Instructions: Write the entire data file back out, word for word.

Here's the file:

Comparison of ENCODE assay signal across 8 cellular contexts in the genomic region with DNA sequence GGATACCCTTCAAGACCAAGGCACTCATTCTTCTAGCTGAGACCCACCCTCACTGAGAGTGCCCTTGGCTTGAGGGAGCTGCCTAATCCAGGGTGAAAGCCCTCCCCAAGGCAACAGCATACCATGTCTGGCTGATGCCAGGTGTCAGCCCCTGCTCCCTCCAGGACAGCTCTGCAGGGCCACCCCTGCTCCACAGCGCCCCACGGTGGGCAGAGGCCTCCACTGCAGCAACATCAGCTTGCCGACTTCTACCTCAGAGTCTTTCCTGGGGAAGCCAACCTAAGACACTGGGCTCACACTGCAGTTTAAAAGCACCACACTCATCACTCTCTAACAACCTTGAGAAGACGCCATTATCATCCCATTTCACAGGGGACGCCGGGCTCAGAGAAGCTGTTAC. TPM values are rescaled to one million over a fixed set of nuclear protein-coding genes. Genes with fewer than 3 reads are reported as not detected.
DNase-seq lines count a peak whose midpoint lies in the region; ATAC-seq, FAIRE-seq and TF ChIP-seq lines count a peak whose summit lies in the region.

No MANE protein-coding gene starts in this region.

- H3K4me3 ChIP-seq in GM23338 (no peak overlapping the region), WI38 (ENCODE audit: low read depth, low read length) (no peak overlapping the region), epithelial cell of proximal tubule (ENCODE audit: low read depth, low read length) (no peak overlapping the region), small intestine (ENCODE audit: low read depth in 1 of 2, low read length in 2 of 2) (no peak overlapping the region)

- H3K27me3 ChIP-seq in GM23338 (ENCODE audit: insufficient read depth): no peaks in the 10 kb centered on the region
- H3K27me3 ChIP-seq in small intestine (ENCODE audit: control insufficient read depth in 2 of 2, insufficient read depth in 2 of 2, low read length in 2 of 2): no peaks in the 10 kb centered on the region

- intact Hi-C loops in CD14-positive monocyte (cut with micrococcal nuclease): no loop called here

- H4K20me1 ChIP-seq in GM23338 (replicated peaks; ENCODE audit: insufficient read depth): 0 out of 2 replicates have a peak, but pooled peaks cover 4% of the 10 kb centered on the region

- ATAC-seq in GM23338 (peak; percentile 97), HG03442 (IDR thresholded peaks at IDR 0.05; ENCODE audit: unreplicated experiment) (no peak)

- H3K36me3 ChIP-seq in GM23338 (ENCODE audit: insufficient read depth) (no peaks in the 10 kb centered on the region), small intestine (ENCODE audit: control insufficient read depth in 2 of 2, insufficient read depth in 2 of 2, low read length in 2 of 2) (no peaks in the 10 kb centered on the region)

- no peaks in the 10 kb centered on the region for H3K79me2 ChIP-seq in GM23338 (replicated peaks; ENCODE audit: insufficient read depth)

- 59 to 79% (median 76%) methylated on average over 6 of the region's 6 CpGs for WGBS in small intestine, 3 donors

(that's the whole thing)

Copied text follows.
Comparison of ENCODE assay signal across 8 cellular contexts in the genomic region with DNA sequence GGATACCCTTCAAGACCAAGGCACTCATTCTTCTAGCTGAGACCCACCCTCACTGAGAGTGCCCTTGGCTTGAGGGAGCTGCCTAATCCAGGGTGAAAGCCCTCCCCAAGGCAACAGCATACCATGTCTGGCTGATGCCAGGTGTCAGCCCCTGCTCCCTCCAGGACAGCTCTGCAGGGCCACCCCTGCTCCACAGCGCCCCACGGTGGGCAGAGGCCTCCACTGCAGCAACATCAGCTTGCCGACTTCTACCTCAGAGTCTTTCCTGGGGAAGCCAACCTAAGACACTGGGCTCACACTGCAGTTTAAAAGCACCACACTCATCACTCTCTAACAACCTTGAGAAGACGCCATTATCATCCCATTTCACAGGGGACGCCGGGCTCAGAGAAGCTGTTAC. TPM values are rescaled to one million over a fixed set of nuclear protein-coding genes. Genes with fewer than 3 reads are reported as not detected.
DNase-seq lines count a peak whose midpoint lies in the region; ATAC-seq, FAIRE-seq and TF ChIP-seq lines count a peak whose summit lies in the region.

No MANE protein-coding gene starts in this region.

- H3K4me3 ChIP-seq in GM23338 (no peak overlapping the region), WI38 (ENCODE audit: low read depth, low read length) (no peak overlapping the region), epithelial cell of proximal tubule (ENCODE audit: low read depth, low read length) (no peak overlapping the region), small intestine (ENCODE audit: low read depth in 1 of 2, low read length in 2 of 2) (no peak overlapping the region)

- H3K27me3 ChIP-seq in GM23338 (ENCODE audit: insufficient read depth): no peaks in the 10 kb centered on the region
- H3K27me3 ChIP-seq in small intestine (ENCODE audit: control insufficient read depth in 2 of 2, insufficient read depth in 2 of 2, low read length in 2 of 2): no peaks in the 10 kb centered on the region

- intact Hi-C loops in CD14-positive monocyte (cut with micrococcal nuclease): no loop called here

- H4K20me1 ChIP-seq in GM23338 (replicated peaks; ENCODE audit: insufficient read depth): 0 out of 2 replicates have a peak, but pooled peaks cover 4% of the 10 kb centered on the region

- ATAC-seq in GM23338 (peak; percentile 97), HG03442 (IDR thresholded peaks at IDR 0.05; ENCODE audit: unreplicated experiment) (no peak)

- H3K36me3 ChIP-seq in GM23338 (ENCODE audit: insufficient read depth) (no peaks in the 10 kb centered on the region), small intestine (ENCODE audit: control insufficient read depth in 2 of 2, insufficient read depth in 2 of 2, low read length in 2 of 2) (no peaks in the 10 kb centered on the region)

- no peaks in the 10 kb centered on the region for H3K79me2 ChIP-seq in GM23338 (replicated peaks; ENCODE audit: insufficient read depth)

- 59 to 79% (median 76%) methylated on average over 6 of the region's 6 CpGs for WGBS in small intestine, 3 donors